And now, the waiting begins.
Within six months, Eli Lilly and Co. could know whether the Food and Drug Administration has approved its latest drug, baricitinib, a once-a-day tablet for treating rheumatoid arthritis—a market poised to grow to $80 billion by 2020.
Lilly submitted the drug in January. If all goes according to plan, the FDA will give a green light, with the widest possible label use, and the Indianapolis-based company could launch the drug by early next year.
That can’t come too soon for Lilly, after a string of tough years, as several of its top drugs lost patent protection and sales dipped. The company has struggled to launch drugs to replace them, but got good news on March 22, when the FDA approved a drug for plaque psoriasis called Taltz.
Even if the latest submission gets FDA approval, the challenge for Lilly is huge. The company is going after a market dominated by steady, big-selling products made by some of the world’s biggest drugmakers, including AbbVie, Amgen and Pfizer.
And many doctors seem satisfied with the current choices, although some say they would consider new treatments.
Many rheumatologists initially prescribe methotrexate, one of the most commonly used drugs, to treat pain and swelling.
If patients don’t respond to methotrexate, doctors move to one of a hot-selling batch of biologics, including Humira, Enbrel and Remicade.
“I would say that, for every 10 people I put on either Humira, Enbrel or Remicade, at the end of the year, probably nine of them are still on it because the drugs work so well and their side-effect profile is reasonably good,” said Dr. David S. Batt, a rheumatologist with Indiana University Health Physicians.
But Lilly is optimistic it can sell doctors and patients on the new treatment. The challenge will be to show that the drug works better, is easier to use, and is not a “me-too” product.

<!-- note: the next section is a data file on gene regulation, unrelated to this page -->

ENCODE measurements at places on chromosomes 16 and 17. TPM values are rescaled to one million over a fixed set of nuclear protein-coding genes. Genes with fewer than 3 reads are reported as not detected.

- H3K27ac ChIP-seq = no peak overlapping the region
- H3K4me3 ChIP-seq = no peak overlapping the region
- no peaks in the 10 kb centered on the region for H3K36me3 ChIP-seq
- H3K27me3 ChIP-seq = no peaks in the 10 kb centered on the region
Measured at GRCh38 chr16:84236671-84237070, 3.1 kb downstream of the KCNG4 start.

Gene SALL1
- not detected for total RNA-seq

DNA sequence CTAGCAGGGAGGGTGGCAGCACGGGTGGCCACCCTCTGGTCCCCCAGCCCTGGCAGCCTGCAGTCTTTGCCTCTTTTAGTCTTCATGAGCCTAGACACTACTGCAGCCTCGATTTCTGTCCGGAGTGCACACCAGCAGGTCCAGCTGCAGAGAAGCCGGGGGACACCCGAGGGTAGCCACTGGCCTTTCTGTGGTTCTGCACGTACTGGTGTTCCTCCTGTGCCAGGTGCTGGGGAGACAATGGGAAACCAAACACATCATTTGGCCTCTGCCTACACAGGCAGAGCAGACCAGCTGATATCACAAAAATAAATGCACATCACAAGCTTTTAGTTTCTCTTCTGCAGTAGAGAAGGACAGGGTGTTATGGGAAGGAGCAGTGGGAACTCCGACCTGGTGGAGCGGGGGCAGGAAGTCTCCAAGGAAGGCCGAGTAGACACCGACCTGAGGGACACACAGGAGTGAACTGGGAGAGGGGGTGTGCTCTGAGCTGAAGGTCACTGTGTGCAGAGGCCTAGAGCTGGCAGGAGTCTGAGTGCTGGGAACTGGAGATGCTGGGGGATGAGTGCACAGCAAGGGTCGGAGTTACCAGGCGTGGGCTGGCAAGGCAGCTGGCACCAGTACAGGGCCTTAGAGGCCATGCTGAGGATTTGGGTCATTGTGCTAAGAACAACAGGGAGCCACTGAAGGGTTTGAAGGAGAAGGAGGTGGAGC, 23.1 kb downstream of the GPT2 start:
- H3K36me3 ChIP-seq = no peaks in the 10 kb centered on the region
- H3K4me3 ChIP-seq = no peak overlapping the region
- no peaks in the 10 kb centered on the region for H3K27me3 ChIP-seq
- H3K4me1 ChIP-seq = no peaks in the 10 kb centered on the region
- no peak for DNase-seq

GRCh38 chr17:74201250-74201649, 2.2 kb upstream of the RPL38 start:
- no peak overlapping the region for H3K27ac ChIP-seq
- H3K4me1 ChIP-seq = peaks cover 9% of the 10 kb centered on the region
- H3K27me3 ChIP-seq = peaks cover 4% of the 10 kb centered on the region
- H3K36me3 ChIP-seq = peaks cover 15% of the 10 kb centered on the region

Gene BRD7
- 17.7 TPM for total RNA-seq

On the first point, Lilly seems to have the data in its favor. The company has reported four successful late-stage trials for the medicine. The latest showed baricitinib worked better than even Humira, the world’s best-selling medicine, which racked up sales last year of $13 billion.
“What is disclosed is quite impressive—about as good an outcome as Lilly could hope for,” Dr. Tim Anderson, senior analyst at Sanford C. Bernstein, wrote in a research note last fall after Lilly reported its results against Humira. He expects sales of baricitinib to hit $1.6 billion by 2016.
Lilly officials told analysts in January they think the drug could be a game-changer.
“We believe baricitinib, if approved, could be a best-in-class medicine,” Derica Rice, Lilly’s chief financial officer, said at the time.
Yet predicting sales of new drugs is a tricky business. Nearly a decade ago, Lilly was hoping for a home run with another experimental drug, a blood-thinner called prasugrel.
Many analysts were saying it could become a blockbuster within a few years. But even after eight years on the market, the drug (also known by the brand name Effient), rang up 2015 sales of $523 million—far short of the $1 billion threshold to be considered a blockbuster.
Likewise, in 2001 Lilly had huge hopes for the launch of Xigris, designed to fight sepsis.
“No medicine better symbolizes our mission than Xigris,” said Sidney Taurel, then Lilly’s CEO. He called it “one of our industry’s genuine breakthroughs.”